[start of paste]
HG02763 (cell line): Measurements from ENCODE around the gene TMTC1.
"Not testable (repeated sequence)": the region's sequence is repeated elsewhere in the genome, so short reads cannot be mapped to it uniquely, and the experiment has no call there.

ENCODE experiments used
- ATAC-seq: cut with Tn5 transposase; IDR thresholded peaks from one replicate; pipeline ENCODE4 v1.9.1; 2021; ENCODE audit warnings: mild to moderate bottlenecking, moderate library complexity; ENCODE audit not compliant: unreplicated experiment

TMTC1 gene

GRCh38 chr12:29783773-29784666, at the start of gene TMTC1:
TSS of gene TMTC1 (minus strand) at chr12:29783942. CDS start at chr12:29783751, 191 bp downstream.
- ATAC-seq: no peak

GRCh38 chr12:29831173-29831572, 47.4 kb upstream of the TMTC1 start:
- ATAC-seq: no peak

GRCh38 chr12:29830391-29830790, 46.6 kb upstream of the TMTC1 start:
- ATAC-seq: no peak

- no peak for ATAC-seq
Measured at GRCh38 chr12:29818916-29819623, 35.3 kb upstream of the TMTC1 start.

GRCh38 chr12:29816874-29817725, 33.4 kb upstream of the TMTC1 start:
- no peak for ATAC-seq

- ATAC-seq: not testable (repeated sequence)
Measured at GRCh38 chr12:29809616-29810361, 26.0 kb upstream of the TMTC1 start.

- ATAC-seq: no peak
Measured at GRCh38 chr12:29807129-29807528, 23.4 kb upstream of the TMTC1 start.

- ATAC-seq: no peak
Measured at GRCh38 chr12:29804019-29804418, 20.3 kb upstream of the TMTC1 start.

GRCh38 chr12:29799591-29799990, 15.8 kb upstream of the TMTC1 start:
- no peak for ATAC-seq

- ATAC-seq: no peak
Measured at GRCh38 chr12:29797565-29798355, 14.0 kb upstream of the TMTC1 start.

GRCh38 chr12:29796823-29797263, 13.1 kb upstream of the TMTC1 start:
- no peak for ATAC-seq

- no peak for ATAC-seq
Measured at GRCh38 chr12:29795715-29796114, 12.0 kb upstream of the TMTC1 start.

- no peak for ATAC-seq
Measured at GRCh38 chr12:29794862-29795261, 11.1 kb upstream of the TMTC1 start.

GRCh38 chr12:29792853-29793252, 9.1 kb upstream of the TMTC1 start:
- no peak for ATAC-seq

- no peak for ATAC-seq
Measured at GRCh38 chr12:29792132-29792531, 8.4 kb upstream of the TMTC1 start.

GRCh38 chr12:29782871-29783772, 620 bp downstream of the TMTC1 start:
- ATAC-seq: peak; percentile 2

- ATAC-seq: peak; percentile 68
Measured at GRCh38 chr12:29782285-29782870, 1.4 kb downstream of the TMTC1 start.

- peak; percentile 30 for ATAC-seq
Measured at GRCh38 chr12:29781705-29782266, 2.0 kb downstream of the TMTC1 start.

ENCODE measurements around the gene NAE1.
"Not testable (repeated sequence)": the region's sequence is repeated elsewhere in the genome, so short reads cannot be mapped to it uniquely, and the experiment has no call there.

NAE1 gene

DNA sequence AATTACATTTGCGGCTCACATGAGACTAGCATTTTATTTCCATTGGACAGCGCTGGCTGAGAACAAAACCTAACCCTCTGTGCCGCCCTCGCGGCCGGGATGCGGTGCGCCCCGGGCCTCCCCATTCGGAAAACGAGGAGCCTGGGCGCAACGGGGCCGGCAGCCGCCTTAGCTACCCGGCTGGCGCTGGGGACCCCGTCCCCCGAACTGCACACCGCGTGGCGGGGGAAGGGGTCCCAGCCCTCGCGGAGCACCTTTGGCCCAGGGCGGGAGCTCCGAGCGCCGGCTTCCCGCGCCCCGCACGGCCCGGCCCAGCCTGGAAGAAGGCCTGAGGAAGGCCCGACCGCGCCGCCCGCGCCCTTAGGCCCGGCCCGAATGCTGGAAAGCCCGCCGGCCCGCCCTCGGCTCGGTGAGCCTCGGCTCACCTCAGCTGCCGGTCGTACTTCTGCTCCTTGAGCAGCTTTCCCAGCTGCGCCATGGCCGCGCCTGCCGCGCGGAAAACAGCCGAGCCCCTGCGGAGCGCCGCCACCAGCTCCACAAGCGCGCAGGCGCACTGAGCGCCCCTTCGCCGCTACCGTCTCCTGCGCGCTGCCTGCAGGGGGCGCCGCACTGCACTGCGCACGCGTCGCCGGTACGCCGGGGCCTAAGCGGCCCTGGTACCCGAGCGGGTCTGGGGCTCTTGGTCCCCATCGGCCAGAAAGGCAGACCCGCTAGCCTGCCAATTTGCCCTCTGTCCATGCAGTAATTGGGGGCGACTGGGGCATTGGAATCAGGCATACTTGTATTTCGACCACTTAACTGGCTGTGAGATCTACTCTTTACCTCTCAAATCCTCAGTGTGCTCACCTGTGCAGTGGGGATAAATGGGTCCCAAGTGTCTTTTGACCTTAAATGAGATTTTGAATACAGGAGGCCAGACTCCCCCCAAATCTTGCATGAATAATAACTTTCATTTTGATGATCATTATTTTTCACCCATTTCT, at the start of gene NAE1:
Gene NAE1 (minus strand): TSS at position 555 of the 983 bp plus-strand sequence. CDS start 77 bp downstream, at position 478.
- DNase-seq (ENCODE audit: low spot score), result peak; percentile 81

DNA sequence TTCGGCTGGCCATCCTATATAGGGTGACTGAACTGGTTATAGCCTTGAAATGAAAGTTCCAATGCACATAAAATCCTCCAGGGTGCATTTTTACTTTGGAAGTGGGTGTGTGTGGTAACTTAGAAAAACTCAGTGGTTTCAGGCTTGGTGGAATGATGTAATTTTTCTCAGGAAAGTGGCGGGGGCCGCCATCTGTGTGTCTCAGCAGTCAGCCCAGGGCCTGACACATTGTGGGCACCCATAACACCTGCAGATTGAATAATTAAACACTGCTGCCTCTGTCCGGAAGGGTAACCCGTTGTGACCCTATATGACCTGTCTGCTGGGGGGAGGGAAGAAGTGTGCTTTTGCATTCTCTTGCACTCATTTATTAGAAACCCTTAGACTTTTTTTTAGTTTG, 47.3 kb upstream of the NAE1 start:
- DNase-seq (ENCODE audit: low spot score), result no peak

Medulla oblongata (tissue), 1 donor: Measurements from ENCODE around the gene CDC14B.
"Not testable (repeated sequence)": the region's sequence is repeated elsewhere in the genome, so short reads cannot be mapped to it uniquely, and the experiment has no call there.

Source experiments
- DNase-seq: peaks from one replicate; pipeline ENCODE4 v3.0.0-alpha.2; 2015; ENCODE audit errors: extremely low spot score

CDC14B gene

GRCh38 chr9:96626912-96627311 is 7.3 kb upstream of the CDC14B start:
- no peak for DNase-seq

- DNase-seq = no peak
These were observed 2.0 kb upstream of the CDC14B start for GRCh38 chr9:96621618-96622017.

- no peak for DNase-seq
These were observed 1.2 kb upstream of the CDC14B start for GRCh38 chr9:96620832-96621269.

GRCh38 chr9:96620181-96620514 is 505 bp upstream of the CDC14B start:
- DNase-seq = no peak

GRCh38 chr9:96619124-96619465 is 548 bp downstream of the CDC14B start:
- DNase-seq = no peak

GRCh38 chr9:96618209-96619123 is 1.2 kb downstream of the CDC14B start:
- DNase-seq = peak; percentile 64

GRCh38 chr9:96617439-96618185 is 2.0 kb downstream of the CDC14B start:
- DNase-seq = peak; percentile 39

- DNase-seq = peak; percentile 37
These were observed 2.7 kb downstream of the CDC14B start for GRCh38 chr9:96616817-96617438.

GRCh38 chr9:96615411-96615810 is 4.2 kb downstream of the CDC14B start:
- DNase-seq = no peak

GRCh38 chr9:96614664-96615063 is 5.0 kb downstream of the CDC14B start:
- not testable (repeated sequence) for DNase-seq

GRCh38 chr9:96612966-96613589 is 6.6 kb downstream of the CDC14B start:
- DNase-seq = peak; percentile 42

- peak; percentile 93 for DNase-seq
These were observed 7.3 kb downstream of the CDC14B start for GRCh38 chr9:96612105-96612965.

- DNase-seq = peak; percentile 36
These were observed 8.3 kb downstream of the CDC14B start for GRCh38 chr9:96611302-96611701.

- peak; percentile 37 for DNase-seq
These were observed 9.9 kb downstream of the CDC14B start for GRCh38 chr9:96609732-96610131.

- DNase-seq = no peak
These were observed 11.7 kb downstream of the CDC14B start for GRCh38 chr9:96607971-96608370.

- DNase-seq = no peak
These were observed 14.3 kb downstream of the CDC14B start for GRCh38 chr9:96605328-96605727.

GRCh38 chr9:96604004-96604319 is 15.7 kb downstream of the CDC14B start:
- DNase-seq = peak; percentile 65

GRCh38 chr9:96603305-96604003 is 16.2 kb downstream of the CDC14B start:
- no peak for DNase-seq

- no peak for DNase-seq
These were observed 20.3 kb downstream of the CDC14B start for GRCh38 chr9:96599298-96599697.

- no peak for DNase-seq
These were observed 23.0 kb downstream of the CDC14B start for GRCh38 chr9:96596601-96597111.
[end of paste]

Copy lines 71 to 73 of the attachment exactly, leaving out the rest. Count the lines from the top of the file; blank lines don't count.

These were observed 2.7 kb downstream of the CDC14B start for GRCh38 chr9:96616817-96617438.

GRCh38 chr9:96615411-96615810 is 4.2 kb downstream of the CDC14B start:
- DNase-seq = no peak